Bugzilla – Bug 1099
AODV performance problems
Last modified: 2012-02-03 06:28:46 EST
It has been reported for some time now that AODV has performance problems when compared to OLSR (and now DSDV) in mobile networks. This pops up periodically on the ns-3-users mailing list as well.
The attached programs are test programs and resulting test data that illustrate that AODV performance is not anywhere close to the other MANET protocols. The second/third column of these csv plots show the reception of data at the packet sinks, after time 50. DSDV achieves up to 45 packets/sec. Olsr achieves around 40 packets/sec. AODV, however, except for time 52, achieves only a few packets per second, and nothing after time 180.
Some existing bug reports for AODV have patches (1042--RERR and 1097-- UpdateRouteLifetime) but these are not sufficient to remedy the problem; there is something else going on.
Created attachment 1067 [details]
aodv test program
Created attachment 1068 [details]
aodv test output
Created attachment 1069 [details]
olsr test program
Created attachment 1070 [details]
OLSR test output
Created attachment 1071 [details]
DSDV test program
Created attachment 1072 [details]
DSDV test output
Created attachment 1098 [details]
Aodv test output (2)
The results are quite dodgy as well...
While OLSR results are consistent on my machine (i.e., identical output), AODV one is radically different.
On a side note, DSDV fires an error...
High precision 128 bits multiplication error: multiplication overflow.
I don't know if it's a core bug, a DSDV bug or a simulation bug. In doubt, I filled a report:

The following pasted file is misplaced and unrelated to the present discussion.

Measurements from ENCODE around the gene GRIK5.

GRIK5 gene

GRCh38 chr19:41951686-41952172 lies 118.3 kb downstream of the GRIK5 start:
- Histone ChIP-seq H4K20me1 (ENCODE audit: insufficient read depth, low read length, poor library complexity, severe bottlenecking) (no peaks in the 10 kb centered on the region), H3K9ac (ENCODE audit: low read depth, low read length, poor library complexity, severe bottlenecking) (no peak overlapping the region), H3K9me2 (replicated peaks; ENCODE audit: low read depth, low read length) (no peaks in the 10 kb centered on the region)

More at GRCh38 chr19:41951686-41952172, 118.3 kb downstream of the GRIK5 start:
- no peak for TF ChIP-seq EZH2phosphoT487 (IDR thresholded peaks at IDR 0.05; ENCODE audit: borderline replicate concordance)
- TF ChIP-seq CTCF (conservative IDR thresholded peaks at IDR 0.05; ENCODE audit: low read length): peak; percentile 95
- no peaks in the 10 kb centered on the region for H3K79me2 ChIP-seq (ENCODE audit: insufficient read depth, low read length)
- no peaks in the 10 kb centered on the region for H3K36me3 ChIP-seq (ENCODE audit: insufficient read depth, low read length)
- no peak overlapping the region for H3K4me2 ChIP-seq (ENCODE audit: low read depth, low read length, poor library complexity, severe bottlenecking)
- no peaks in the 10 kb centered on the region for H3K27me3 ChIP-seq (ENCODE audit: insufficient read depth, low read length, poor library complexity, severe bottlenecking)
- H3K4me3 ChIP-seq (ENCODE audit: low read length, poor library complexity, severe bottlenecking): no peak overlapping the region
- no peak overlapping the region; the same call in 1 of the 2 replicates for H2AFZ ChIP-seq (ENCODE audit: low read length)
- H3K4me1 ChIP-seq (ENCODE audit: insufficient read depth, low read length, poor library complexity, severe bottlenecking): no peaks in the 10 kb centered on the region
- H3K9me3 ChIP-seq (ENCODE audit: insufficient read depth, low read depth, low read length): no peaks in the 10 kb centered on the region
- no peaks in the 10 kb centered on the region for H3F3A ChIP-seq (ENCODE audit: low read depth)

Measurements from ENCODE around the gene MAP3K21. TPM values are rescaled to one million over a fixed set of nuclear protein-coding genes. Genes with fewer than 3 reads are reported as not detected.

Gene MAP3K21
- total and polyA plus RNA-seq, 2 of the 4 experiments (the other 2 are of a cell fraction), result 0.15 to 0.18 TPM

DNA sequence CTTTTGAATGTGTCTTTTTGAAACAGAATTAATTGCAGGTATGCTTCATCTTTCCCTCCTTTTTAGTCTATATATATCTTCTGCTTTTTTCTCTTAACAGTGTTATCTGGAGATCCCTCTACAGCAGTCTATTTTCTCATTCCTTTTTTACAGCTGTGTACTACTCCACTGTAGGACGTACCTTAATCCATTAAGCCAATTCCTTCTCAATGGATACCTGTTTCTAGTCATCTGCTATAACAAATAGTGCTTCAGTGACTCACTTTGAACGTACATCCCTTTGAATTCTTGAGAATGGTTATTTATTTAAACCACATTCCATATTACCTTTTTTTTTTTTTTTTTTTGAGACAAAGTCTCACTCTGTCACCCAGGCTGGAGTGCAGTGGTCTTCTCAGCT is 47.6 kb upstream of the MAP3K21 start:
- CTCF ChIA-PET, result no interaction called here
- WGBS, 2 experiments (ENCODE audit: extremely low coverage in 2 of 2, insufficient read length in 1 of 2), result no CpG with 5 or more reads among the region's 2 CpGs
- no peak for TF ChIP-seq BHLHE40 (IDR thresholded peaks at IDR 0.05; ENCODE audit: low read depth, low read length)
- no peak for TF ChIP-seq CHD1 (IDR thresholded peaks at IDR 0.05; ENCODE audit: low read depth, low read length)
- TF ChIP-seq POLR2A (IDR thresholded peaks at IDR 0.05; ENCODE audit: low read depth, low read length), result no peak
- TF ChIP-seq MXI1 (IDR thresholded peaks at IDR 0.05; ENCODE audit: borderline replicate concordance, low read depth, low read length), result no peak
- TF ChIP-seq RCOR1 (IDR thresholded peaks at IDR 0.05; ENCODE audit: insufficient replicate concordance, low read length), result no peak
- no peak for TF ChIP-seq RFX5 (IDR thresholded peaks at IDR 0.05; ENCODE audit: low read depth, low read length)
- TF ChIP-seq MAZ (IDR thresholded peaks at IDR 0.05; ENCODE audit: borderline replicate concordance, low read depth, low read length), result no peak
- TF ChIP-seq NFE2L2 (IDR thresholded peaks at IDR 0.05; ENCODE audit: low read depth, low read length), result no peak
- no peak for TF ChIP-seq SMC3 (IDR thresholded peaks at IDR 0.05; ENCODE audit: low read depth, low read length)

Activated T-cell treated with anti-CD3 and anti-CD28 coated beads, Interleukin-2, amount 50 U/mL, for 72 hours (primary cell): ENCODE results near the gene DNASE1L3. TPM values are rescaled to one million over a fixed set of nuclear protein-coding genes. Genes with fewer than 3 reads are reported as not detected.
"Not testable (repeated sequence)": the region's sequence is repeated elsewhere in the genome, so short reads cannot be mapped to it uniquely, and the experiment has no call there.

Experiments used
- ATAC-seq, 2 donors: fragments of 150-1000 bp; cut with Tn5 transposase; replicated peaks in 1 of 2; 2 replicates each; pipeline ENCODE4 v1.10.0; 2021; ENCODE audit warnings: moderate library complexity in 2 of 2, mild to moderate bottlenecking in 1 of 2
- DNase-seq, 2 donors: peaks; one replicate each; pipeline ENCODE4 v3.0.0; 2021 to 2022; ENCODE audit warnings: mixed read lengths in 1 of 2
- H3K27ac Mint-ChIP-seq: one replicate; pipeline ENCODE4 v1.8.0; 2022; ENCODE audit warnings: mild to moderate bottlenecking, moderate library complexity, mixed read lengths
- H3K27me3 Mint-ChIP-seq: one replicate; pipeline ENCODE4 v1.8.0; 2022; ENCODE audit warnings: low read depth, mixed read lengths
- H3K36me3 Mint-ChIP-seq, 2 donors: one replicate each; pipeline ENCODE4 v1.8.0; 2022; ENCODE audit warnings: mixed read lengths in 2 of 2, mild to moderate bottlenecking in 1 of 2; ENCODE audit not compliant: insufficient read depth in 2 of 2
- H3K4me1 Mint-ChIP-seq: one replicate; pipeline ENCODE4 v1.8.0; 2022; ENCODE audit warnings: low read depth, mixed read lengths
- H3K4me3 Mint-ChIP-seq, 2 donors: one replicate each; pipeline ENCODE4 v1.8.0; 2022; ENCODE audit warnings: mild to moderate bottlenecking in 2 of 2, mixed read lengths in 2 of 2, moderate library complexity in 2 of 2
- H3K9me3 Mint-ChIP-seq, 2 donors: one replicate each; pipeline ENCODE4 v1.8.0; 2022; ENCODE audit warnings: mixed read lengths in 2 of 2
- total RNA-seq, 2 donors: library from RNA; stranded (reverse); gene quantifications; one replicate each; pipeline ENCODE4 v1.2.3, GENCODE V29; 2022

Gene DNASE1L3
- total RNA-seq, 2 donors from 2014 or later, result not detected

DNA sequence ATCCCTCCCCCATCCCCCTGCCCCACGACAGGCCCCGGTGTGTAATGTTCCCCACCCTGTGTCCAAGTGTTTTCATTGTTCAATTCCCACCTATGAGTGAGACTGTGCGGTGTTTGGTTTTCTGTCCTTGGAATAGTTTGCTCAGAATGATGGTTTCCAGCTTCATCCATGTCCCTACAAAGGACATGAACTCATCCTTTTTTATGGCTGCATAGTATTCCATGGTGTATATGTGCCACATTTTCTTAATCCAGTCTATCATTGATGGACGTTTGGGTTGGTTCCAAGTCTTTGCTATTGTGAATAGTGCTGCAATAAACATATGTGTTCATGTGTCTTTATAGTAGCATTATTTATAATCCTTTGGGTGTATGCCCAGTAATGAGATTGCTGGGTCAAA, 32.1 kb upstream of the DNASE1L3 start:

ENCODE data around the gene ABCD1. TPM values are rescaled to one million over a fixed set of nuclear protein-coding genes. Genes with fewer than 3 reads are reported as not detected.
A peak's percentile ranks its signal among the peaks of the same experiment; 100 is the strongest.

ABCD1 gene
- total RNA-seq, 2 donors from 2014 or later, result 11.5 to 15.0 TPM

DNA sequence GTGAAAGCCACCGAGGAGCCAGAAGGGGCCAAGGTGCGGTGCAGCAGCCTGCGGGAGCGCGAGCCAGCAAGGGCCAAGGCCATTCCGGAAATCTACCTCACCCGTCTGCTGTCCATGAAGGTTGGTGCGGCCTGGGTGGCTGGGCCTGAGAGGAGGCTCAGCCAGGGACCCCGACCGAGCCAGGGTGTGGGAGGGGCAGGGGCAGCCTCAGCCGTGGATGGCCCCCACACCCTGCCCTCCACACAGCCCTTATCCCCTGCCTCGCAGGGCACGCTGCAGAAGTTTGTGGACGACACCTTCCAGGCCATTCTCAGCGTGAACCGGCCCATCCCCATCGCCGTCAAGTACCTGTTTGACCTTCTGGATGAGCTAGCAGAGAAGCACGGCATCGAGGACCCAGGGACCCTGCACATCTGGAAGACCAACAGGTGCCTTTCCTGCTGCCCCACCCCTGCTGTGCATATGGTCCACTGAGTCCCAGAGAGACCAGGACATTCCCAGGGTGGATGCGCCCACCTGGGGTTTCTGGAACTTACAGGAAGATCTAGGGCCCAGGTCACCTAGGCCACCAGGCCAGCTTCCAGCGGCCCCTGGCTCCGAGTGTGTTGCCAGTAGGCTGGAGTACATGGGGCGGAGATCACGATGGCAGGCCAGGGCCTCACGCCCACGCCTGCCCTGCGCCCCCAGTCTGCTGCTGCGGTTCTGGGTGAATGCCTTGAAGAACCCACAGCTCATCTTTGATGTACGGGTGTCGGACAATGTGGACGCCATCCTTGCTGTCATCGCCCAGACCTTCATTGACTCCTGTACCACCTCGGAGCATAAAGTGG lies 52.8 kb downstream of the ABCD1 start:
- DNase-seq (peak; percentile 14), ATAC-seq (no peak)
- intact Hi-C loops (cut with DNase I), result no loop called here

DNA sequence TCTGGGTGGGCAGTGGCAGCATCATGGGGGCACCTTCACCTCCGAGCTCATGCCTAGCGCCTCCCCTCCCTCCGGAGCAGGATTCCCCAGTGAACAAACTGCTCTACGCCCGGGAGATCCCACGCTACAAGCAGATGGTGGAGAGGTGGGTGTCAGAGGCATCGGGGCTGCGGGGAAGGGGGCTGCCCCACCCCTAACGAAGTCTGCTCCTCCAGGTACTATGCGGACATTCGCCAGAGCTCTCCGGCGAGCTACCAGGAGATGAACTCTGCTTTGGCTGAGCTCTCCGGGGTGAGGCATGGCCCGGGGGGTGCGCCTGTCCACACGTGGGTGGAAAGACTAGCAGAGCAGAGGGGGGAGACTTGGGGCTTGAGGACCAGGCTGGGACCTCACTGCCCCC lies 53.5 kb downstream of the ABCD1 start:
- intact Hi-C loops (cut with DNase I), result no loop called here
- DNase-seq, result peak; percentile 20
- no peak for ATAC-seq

I've been looking into this some more. Tommaso's results show that it is not working anymore in the 50 node mobile WiFi scenario, and I confirmed this result. In that mobile scenario, the nodes try to send 6000 datagrams over 150 seconds.
These are the current results:
Packets sent: ~6000
Packets received (OLSR from bug 999 tests): 5436
Packets received (DSDV from bug 999 tests): 4195
Packets received (AODV: current ns-3-dev): 2
Packets received (AODV; ns-3-dev with patch for bug 1042): 240
Packets received (AODV: ns-3-dev with patches for both 1042 and 1097): 315
I would like to apply the patches to 1042 and 1097 and keep working on the remaining issues.
Created attachment 1146 [details]
fix bug in generating RREQ
Created attachment 1147 [details]
Created attachment 1148 [details]
example program for future test use
This replaces the previous separate programs for aodv, olsr, and dsdv
I've been looking at this for a few days now. I fixed one additional bug (patch attached); the route was not being set to IN_SEARCH when an RREQ is generated.
The test program attached generates a MANET in a rectangular region. By default, 50 nodes with 10 source/sink receiver pairs. Transmit power, mobility, etc. can be varied. This is based on the original one submitted by Justin Rohrer.
As transmit power is varied (default 7.5 dBm) the network gets effectively denser as power increases, and sparser as power decreases. At a very high power level (e.g. 50 dBm) everyone is always within one hop of one another.
The problem with AODV is observed with the program defaults, 50 nodes, and 10 source/sink pairs. I tried to reduce the problem but found that at smaller networks and under different conditions, AODV did pretty well. Here are some examples for a 10 node network with 5 source/sink pairs; the numbers are the fraction of successful user data receptions. The RngRun was set to 5. OLSR was also run as a comparison.
Transmit power (dBm) AODV ns-3.10 AODV with bug fixes OLSR
50 1 1 1
10 0.45 0.9 0.88
7.5 0.44 0.7 0.81
5 0.35 0.64 0.54
2.5 0.28 0.45 0.32
0 0.27 0.30 0.21
However, at 50 nodes, 10 source/sink pairs, we see (only two values tested today; the data takes longer to generate):
Transmit power (dBm) AODV with bug fixes OLSR
10 0.18 0.96
0 0.04 0.47
It is difficult to untangle what is going on with AODV in this denser network with more traffic. However, there is a lot of AODV traffic in the network (between 1-2 Mb/s measured at one node). The network seems to bog down in route discovery and responses as time goes on.